Date Visited: April 27, 2019
Have you ever wanted to write a letter to someone whose address or even name you don’t know? Or perhaps write to someone who has long left this world? The Missing Post Office in Awashima keeps such letters, and it’s open to anyone.
An Art Project in the Form of a Post Office
The Missing Post Office was originally part of the 2013 Setouchi Triennale, a contemporary art festival held every three years on the islands of the Seto Inland Sea. It was brought to life by the artist Saya Kubota, whose inspiration came as she walked along the island’s coast and noticed that the sea carried many things adrift. In fact, the Missing Post Office’s Japanese name, Hyōryū Yūbinkyoku, literally translates to “Drifting Post Office,” and alludes to letters sent in a bottle, drifting in the ocean.
The post office’s centerpiece was also made to convey this idea. The wooden base turns when pushed to one direction, and when it does, it makes as a sound similar to ocean waves. The metal boxes that serve as containers of postcards are actually detachable and clips on and off easily, so that the letters kept are constantly adrift, just as they would be had they been letters in a bottle instead.
The post office is home to tens of thousands of “undeliverable” letters. These are letters with no address; many of them are for deceased loved ones. Others are letters to strangers, to oneself, to people from the past or future, to pets, objects and even body parts.
Anyone can visit the post office during its business and read the letters. They are also welcome to take letters home should they find one they believe is addressed to themselves.
The project was originally set to close after the festival, but due to public demand, the post office has been operational since its installment, although its business hours are limited to the 2nd and 4th Saturdays of the month.
A Place of Prayer
I first came to know about the Missing Post Office through NHK’s Cool Japan. I was asked to do a location shoot for the episode “Letters” which aired on March 24th, 2018. During the location shoot, I got to meet the artist herself, Ms. Saya Kubota. I found her to be bright and bubbly, someone who can easily break the ice even if you’ve just met.
During the shoot, I noticed that a portion of the walls was adorned with photos and sketches of the Virgin Mary. I asked her about them, and she told me that during the conception phase of the post office, she imagined the place to be one of prayer and looked for similar places online. She put up the photos on the wall as references.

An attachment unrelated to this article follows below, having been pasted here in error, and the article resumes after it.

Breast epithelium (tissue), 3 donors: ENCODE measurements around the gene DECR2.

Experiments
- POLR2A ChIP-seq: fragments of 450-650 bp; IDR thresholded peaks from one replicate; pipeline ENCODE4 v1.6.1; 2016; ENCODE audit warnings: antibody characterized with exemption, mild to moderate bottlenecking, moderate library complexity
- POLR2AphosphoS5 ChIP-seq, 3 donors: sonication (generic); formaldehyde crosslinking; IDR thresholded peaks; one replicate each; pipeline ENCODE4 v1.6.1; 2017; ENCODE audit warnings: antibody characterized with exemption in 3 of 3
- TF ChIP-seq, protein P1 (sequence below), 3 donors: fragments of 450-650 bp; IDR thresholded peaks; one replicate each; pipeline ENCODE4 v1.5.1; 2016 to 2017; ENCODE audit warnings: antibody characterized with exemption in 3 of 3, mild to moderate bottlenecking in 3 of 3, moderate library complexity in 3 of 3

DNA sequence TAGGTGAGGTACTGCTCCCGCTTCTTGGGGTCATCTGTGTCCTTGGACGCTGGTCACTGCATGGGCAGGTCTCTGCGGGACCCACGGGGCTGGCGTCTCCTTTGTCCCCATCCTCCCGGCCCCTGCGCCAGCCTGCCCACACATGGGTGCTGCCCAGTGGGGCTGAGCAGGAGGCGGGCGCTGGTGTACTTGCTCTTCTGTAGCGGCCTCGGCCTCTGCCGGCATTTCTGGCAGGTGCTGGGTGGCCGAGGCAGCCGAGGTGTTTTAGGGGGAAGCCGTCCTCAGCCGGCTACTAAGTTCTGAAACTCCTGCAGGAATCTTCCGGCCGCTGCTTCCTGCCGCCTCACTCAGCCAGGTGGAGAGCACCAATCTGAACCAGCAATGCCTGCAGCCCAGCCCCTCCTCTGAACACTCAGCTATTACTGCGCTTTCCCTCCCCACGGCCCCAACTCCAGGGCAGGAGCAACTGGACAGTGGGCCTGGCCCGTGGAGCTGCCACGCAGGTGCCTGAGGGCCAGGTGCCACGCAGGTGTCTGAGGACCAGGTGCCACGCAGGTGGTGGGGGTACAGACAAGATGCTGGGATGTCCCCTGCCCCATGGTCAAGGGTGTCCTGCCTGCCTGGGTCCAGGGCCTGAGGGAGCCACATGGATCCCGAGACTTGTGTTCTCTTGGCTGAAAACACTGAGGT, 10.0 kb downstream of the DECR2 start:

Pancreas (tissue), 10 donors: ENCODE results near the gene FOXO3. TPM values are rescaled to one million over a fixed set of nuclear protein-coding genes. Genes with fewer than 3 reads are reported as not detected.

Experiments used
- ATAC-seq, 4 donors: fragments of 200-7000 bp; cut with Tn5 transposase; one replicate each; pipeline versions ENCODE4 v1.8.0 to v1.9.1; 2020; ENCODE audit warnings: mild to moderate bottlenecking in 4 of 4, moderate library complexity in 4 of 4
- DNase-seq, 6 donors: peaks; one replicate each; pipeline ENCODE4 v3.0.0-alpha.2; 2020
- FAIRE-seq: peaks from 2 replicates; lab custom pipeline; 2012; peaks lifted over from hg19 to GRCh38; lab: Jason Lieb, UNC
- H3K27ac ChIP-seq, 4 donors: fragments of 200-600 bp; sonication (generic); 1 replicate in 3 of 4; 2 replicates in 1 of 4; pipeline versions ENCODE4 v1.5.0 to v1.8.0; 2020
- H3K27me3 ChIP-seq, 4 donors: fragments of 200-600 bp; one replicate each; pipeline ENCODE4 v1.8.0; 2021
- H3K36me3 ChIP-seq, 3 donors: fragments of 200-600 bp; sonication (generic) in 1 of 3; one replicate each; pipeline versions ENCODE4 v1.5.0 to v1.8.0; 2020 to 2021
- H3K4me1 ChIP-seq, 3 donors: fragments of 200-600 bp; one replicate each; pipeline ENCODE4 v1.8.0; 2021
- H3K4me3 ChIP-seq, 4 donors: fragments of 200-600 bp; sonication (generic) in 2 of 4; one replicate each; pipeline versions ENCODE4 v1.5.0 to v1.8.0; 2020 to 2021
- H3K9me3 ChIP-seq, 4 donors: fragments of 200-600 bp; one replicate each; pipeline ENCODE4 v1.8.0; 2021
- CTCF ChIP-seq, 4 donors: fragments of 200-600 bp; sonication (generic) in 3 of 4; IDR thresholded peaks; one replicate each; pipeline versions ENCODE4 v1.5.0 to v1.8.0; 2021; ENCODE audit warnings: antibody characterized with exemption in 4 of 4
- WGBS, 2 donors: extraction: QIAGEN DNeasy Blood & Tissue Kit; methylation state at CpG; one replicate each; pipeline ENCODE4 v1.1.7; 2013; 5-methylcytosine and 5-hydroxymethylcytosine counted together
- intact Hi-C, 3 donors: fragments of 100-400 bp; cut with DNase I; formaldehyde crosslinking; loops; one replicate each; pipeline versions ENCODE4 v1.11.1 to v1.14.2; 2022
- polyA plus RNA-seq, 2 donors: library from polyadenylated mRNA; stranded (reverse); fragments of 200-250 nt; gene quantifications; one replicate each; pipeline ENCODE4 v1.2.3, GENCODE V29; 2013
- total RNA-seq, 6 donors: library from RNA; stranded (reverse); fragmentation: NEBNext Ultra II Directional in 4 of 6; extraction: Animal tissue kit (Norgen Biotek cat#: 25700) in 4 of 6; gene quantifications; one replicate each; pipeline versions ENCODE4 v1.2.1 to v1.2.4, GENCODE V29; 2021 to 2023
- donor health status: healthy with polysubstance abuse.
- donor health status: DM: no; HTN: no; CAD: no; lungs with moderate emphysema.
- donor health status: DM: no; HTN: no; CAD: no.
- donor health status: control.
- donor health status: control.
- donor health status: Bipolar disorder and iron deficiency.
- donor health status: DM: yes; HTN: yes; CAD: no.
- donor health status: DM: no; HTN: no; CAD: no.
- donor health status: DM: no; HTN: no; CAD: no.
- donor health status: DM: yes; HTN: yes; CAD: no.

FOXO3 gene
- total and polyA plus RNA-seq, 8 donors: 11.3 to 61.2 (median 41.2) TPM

If you think about it, writing is a reflective activity, and I believe that these letters allow the people who write them to process their emotions. For some, even exorcize their own demons. In many ways, sending undeliverable letters is a lot like praying, you get to put into words how you feel, and you work through these feelings by yourself, knowing that there will be no response from the other side.
Even the postmaster, a jolly man in his 80s, has reportedly felt like a monk at times, reading every letter that makes it way to the post office. Fun fact: the postmaster had the same title before he retired. His workplace, the original location of the Awashima Post Office is where the Missing Post Office now stands. The new Awashima Post Office is now located closer to the port.
English and Taiwanese Letters in the Mix
The Missing Post Office has previously set up temporary offices in the UK and Taiwan. During a limited time frame, the temporary offices accepted letters in the said countries, and those letters are now kept in the Awashima office, in a shelf labeled “By Air Mail.”
Missing Post Office: The Book
In 2015, a collection was published featuring 69 touching letters that were sent to the post office. The book is available in paperback format only and can be purchased through Amazon Japan.
How to Send Letters to the Missing Post Office
There are two ways one can send letters two the missing post office. One is to physically visit the Missing Post Office. The other is to send a postcard or letter to the following address:
c/o Hyoryu Yubinkyoku
1317-2 Takumacho Awashima, Mitoyo
Postcards are preferred because they don’t have to be stored in envelopes and guests can easily take them from the shelves to read.
How to get to the Missing Post Office
The community bus is right outside JR Takuma Station and costs 100 yen. It’s best to tell the driver where you’ll be getting off so that you don’t miss your stop.
The ferry to Awashima costs 360 yen one-way. Both times I’ve been there, the port was unmanned, but you can buy tickets from a vending machine placed inside the waiting room.
There are around three ferries to Awashima every hour, but the ferries that go from Awashima to Suda Port are very limited. The water taxi is a lot more expensive with a rate of ¥2000 per person, but it can pick you up shortly after you call so it might be a better option when making your way back.
The Missing Post Office (漂流郵便局, Hyoryu Yubinkyoku)
Business Hours: every 2nd and 4th Saturdays of the month, 12:00-16:00
Official Website (Japanese Only)